Most social media platforms also offer the ability to sponsor content – or pay for your content to be placed more often in relevant feeds. PPC ads can also be purchased for aps, website banners, blog banners and other locations where consumers can be found browsing or searching.

Using Google AdWords

An important PPC platform to talk about specifically is Google AdWords.


When you type in a search on Google, you will notice that as many as four businesses are listed at the top with a small “Ad” box and may have ratings and links for specific parts of the site.


You probably already know these top results are paid for, but the pricing equation we will discuss is rarely talked about in depth.

Pricing and Ranking

A few years ago, the AdWords ad ranking formula changed. Your AdRank is determined by multiplying the cost per click (CPC) bid you give by your quality score.


The price of your ad is then the AdRank of the person below you, divided by your quality score plus $.01. The most important thing to note, however, is that you might be paying more per click than someone above you because you have a lower Quality score and people with better quality scores were willing to pay more.


A great AdRank can lead to saving 500% per click when competitors aren't utilizing the same AdWords strategies.


Not only does your AdRank partially determine your position, it also alters the CPC of your competitors.


And, if you are wondering what improves AdRank, Google offered on its AdWords support page, “When estimating the expected impact of extensions and ad formats, we consider such factors as the relevance, clickthrough rates, and the prominence of the extensions or formats on the search results page.”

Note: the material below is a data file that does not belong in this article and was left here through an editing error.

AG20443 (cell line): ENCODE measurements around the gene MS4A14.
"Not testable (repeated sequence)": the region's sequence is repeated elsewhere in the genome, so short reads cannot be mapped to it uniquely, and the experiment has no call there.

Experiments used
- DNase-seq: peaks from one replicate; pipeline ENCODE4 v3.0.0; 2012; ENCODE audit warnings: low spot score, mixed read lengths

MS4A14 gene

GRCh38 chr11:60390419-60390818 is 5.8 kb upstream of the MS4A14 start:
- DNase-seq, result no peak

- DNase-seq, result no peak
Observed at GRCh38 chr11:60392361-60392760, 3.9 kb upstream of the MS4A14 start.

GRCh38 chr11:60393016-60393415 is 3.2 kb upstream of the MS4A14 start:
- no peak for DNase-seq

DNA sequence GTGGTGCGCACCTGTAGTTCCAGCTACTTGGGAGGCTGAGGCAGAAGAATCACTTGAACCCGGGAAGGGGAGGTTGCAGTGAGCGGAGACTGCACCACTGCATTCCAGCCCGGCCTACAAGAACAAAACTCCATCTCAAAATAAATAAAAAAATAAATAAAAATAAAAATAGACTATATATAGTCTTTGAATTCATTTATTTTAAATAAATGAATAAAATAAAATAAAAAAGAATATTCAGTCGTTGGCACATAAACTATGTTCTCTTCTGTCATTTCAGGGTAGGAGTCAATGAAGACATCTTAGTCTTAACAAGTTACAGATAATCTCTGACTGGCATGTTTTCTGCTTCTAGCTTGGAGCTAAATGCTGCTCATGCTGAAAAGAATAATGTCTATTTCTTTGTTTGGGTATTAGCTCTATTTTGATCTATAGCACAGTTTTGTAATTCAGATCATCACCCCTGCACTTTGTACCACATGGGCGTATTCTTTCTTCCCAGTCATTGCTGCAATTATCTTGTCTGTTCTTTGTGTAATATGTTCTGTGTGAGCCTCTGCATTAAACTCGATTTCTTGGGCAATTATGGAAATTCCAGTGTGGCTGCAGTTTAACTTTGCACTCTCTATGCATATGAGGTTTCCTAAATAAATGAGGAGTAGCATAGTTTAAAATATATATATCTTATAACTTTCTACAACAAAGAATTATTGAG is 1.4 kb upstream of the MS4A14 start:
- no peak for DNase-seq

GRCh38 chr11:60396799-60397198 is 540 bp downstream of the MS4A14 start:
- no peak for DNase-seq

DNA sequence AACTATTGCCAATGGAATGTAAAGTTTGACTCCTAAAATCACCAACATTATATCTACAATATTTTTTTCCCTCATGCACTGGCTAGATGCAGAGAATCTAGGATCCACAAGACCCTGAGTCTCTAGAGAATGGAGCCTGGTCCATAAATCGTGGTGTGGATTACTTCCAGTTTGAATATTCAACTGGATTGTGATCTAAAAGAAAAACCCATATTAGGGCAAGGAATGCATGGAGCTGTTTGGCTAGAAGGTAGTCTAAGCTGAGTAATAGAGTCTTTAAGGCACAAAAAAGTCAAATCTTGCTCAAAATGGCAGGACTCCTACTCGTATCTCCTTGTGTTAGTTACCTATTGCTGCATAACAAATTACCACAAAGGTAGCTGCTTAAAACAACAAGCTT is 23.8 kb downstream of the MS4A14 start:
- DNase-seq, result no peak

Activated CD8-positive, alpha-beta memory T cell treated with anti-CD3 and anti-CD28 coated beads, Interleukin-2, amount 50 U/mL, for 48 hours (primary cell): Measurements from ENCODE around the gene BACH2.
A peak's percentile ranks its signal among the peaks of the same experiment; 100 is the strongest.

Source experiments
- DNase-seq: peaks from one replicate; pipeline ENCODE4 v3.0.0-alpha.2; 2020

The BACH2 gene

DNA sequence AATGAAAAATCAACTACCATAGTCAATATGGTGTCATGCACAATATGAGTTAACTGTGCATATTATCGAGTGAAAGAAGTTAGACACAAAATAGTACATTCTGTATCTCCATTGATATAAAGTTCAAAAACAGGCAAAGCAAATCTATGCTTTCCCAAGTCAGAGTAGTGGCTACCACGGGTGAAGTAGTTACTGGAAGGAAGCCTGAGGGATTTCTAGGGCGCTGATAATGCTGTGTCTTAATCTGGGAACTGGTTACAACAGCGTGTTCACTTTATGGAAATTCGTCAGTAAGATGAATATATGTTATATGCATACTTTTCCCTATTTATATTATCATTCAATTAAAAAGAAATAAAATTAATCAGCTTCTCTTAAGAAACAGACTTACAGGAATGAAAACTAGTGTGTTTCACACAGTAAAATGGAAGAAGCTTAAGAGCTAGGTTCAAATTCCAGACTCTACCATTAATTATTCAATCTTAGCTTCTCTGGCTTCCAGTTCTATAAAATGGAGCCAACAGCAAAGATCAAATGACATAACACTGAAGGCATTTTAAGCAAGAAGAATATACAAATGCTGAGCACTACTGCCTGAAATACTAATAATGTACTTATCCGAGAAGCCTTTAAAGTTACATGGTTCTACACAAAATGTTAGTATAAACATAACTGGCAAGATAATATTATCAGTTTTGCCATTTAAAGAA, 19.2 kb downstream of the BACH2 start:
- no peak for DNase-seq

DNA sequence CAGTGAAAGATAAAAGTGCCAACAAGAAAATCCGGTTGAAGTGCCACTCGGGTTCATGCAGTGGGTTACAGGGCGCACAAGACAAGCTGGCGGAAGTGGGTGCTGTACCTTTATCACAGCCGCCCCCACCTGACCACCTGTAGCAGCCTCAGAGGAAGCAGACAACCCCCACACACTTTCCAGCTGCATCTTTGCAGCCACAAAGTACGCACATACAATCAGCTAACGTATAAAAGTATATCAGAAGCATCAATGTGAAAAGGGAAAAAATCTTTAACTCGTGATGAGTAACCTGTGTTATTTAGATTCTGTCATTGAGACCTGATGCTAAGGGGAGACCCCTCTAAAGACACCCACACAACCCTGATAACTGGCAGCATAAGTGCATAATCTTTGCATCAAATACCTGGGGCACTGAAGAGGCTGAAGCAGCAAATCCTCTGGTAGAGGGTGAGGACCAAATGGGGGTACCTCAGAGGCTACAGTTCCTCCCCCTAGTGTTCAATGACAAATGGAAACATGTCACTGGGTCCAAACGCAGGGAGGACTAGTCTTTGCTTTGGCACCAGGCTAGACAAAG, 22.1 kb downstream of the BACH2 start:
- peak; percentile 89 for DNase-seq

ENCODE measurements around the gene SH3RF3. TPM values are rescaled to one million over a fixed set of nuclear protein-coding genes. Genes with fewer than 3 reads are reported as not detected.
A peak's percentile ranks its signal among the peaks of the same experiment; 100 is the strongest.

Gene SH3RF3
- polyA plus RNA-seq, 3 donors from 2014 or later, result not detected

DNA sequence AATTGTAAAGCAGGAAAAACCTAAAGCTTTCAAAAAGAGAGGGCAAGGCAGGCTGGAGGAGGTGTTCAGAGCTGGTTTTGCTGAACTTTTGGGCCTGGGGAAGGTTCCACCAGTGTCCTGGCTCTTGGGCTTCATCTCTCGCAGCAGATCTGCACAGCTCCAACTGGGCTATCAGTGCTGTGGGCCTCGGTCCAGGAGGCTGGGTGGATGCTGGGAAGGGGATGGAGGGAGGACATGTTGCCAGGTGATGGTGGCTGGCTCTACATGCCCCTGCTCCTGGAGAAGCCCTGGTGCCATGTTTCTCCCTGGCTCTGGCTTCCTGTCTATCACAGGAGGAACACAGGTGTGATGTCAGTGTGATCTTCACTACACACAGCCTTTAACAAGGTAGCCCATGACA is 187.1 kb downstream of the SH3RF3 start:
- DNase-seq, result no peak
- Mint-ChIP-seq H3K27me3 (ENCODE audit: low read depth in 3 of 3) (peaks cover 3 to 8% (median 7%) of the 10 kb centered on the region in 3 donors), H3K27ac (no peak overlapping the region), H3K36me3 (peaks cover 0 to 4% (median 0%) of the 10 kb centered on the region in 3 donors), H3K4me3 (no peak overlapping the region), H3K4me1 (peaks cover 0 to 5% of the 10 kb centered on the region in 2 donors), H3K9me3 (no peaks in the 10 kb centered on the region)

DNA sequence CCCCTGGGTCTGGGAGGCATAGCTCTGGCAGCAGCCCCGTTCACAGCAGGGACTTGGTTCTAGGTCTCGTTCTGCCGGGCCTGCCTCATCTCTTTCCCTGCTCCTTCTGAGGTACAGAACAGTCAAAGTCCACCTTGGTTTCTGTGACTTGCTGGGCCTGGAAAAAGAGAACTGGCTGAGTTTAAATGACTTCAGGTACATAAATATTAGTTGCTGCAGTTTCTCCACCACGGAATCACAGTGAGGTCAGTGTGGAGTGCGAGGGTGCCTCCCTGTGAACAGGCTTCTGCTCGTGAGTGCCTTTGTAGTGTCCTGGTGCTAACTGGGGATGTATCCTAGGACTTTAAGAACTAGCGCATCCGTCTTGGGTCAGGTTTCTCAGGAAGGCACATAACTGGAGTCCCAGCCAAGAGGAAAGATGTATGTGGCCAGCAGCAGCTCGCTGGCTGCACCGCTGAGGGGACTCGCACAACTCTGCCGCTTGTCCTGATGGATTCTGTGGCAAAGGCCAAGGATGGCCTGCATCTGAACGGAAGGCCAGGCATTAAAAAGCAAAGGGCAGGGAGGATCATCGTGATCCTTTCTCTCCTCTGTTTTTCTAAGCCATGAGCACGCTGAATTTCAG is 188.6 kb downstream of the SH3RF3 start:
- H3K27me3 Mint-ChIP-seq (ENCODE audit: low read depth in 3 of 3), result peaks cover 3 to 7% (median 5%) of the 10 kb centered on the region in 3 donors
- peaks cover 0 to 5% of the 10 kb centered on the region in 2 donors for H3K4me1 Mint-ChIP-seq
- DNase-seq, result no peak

Take Advantage of Extensions

A really big part of AdRank has shifted into taking full advantage of ad extensions.


Google stated,


“If two competing ads have the same bid and quality, then the ad with the more positive expected impact from extensions will generally appear in a higher position than the other.”


Not only do those extensions affect the AdRank number, but they can form a better advertisement opportunity for a brand.


The top position in a Google AdWords position is going to have the potential to show the most content. The ad extensions allow a spot to have more prominence as Google will show more content.


Brands need to enable all relevant ad extensions in order to take advantage of these benefits. Continually check those extensions to make sure they stay up to date.


Always use full sentences for your meta descriptions and only include valuable information that will help a lead be drawn to your site.

4 Tips for Optimizing PPC Ads

Every small business (and many large businesses) are carefully doling out the dollars to pay for all of the necessary marketing materials. The great thing about digital marketing is that it is very cost effective for the level of impact it has on the target audience.